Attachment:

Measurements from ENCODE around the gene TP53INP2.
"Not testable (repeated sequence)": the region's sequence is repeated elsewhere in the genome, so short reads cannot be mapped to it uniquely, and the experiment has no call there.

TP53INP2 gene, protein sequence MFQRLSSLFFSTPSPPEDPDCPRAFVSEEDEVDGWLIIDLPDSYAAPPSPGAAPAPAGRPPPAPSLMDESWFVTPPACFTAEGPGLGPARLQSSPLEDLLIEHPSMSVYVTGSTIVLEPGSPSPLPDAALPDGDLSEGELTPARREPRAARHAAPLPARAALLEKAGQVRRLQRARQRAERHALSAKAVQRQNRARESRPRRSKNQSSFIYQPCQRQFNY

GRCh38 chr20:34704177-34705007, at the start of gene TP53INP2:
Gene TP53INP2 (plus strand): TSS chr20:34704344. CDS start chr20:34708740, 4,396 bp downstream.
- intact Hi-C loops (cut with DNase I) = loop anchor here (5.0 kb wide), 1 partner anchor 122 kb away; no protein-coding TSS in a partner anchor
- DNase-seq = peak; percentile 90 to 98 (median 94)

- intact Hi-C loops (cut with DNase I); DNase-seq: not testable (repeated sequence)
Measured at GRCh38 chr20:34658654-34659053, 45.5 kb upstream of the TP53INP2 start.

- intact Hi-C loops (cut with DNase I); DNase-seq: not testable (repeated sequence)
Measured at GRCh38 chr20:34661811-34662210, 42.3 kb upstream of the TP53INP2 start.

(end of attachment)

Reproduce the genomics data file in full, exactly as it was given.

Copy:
Measurements from ENCODE around the gene TP53INP2.
"Not testable (repeated sequence)": the region's sequence is repeated elsewhere in the genome, so short reads cannot be mapped to it uniquely, and the experiment has no call there.

TP53INP2 gene, protein sequence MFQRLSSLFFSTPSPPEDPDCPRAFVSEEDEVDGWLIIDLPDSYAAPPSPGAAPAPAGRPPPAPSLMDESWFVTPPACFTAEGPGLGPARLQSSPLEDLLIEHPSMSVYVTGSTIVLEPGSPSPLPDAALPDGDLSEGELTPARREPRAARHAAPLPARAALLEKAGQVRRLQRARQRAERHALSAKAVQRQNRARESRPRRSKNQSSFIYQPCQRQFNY

GRCh38 chr20:34704177-34705007, at the start of gene TP53INP2:
Gene TP53INP2 (plus strand): TSS chr20:34704344. CDS start chr20:34708740, 4,396 bp downstream.
- intact Hi-C loops (cut with DNase I) = loop anchor here (5.0 kb wide), 1 partner anchor 122 kb away; no protein-coding TSS in a partner anchor
- DNase-seq = peak; percentile 90 to 98 (median 94)

- intact Hi-C loops (cut with DNase I); DNase-seq: not testable (repeated sequence)
Measured at GRCh38 chr20:34658654-34659053, 45.5 kb upstream of the TP53INP2 start.

- intact Hi-C loops (cut with DNase I); DNase-seq: not testable (repeated sequence)
Measured at GRCh38 chr20:34661811-34662210, 42.3 kb upstream of the TP53INP2 start.